Greenhouses extend growing seasons in upper latitudes to provide fresh, healthy food. Costs associated with carbon-emission-intensive natural gas heating, however, limit greenhouse applications and scaling. One approach to reducing greenhouse heating costs is electrification by using waste heat from cryptocurrency miners. To probe this potential, a new quasi-steady state thermal model is developed to simulate the thermal interaction between a greenhouse and the environment, thereby estimating the heating and cooling demands of the greenhouse. A cryptocurrency mining system was experimentally evaluated for heating potential. Using these experimental values, the new thermal model was applied to the waste heat of the three cryptocurrency mining systems (1, 50, and 408 miners) for optimally sized greenhouses in six locations in Canada and the U.S.: Alberta, Ontario, Quebec, California, Texas, and New York. A comprehensive parametric study was then used to analyze the effect of various parameters (air exchange rate, planting area, lighting allowance factor, and photoperiod) on the thermal demands and optimal sizing of greenhouses. Using waste heat from cryptocurrency mining was found to be economically profitable to offset natural gas heating depending on the utility rates and Bitcoin value in a wide range of scenarios.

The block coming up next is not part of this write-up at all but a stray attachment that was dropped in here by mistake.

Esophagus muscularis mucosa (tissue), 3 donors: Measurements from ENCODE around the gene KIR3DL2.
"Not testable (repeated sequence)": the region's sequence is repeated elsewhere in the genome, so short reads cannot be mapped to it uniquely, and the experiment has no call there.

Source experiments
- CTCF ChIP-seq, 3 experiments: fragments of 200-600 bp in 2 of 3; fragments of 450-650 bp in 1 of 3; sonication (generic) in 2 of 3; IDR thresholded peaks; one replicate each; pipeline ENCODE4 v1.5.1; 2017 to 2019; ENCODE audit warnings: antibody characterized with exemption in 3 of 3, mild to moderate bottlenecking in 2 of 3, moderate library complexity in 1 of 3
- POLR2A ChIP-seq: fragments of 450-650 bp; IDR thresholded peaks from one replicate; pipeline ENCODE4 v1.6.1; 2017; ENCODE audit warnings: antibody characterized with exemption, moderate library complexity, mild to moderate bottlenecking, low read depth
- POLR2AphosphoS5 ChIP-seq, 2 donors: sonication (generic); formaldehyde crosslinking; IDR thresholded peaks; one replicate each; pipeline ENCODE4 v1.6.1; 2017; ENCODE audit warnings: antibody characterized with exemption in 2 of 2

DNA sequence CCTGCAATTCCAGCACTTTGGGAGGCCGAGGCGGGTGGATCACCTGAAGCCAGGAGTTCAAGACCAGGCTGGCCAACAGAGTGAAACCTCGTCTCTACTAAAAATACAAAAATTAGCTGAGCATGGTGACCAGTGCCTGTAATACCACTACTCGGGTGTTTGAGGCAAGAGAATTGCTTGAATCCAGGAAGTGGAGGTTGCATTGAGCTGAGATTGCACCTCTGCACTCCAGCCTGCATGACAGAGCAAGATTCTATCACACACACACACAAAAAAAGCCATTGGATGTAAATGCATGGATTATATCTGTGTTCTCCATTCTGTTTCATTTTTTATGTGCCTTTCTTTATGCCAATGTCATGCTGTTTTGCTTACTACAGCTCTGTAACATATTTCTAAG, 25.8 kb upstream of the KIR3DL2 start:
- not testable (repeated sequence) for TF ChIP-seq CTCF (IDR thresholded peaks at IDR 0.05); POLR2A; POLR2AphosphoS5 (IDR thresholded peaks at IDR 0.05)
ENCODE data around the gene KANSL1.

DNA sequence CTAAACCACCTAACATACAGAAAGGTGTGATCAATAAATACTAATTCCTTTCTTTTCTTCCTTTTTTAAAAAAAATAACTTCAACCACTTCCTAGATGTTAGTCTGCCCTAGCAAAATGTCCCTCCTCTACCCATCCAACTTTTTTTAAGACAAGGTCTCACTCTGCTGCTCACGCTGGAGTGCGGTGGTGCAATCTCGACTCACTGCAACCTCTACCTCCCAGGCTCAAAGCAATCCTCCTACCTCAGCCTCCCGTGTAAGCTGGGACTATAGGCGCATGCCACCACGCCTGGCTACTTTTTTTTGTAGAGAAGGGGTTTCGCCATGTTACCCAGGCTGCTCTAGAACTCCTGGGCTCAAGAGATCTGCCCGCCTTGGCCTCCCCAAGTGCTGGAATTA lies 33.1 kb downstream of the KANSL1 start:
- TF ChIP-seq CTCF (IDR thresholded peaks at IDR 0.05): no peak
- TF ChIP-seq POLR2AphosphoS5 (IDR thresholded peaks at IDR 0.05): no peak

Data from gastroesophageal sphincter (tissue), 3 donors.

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Services provided by agrivoltaics are: renewable electricity generation, decreased green-house gas emissions, reduced climate change, increased crop yield, plant protection from excess solar energy, plant protection from inclement weather such as hail, water conservation, agricultural employment, local food, improved health from pollution reduction increased revenue for farmers, a hedge against inflation, the potential to produce nitrogen fertilizer on farm, on farm production of renewable fuels such as anhydrous ammonia or hydrogen, and electricity for EV charging for on- or off-farm use.

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